A letter to the Oklahoman starts off reasonably and then shoots itself in the foot at the end:
Remember House Bill 1017? Wagering on horse racing? Liquor by the drink? Lottery? All these things were supposed to provide more money for the schools. In addition, 78 percent of our property tax goes to the schools. Irresponsible spending needs to be reined in. Those in power continue to resist school consolidation. Anyone who lives on a budget could tell them that if superintendents were reduced to one per county (with an assistant in the larger counties), there would be money to pay teachers a raise without having to tax the people again. I ask, respectfully and without malice, why classroom teachers are so quiet on the subject when the solutions seem so obvious?
Perhaps they figure that consolidating a dozen school districts into one will cost more than just administrative jobs.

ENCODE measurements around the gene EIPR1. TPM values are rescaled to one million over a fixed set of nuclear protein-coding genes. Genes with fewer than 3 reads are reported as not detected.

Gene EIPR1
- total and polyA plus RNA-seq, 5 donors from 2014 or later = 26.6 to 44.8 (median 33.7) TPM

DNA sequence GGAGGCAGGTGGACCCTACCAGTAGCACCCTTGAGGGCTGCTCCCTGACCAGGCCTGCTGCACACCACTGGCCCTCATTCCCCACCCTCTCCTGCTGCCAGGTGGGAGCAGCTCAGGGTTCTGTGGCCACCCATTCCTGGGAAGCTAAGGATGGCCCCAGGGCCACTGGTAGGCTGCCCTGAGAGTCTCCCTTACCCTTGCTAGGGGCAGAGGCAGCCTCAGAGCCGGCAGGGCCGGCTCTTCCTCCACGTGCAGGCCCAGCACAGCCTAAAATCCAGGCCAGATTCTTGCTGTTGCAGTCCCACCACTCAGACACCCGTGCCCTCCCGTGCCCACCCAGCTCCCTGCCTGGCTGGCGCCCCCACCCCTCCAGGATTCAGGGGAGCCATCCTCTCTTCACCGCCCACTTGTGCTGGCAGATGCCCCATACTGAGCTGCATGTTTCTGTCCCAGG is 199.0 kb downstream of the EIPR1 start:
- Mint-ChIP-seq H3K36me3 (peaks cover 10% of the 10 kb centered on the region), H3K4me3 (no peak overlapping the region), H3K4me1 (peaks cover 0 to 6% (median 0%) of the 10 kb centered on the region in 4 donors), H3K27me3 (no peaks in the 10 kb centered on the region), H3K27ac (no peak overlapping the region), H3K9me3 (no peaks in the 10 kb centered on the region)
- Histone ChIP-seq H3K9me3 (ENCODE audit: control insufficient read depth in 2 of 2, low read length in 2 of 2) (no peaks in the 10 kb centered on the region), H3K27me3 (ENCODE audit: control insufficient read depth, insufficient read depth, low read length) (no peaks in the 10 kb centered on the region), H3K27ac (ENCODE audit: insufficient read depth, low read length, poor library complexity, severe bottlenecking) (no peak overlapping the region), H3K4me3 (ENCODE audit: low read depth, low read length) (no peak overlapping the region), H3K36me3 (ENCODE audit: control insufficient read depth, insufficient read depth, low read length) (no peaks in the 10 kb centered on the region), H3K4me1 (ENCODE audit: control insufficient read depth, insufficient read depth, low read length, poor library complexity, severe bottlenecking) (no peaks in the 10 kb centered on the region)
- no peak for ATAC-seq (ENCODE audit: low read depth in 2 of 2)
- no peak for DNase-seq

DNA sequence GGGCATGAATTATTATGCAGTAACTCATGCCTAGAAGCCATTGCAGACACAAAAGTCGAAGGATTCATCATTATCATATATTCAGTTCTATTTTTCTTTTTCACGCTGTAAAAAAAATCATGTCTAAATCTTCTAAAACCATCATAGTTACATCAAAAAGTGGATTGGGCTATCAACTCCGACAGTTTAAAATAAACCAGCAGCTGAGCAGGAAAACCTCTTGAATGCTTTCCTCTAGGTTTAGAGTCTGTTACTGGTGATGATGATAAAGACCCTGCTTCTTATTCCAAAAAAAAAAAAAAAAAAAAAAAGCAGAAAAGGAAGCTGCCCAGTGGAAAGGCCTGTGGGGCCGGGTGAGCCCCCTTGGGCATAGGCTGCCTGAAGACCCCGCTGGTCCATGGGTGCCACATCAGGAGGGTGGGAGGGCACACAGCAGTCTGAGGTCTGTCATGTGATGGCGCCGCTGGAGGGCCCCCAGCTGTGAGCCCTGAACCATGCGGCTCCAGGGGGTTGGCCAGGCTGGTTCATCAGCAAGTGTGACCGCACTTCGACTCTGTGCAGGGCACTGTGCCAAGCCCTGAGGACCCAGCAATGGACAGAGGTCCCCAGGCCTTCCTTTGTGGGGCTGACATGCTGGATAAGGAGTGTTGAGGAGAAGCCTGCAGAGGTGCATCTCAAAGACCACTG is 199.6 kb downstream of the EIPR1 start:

Then the argument goes off the rails:
Here in Krebs-McAlester, we are taxed at 10 percent. The raise would put us at 11 percent. For every $100 we have to spend for groceries, it will cost us an additional $11. There are many who are finding it difficult already. There must be another path to helping the classroom teachers without causing more hardship to low-income people.
Sales tax in Krebs is indeed 10 percent: 4.5 state, 4.0 city, 1.5 Pittsburg County. The tax on $100 worth of groceries is therefore $10. Increasing the tax rate to 11 percent will mean that the tax on $100 worth of groceries will be, um, $11. This is an additional dollar, not “an additional $11.”
If this is the prevailing arithmetic out there, no wonder many are finding it difficult.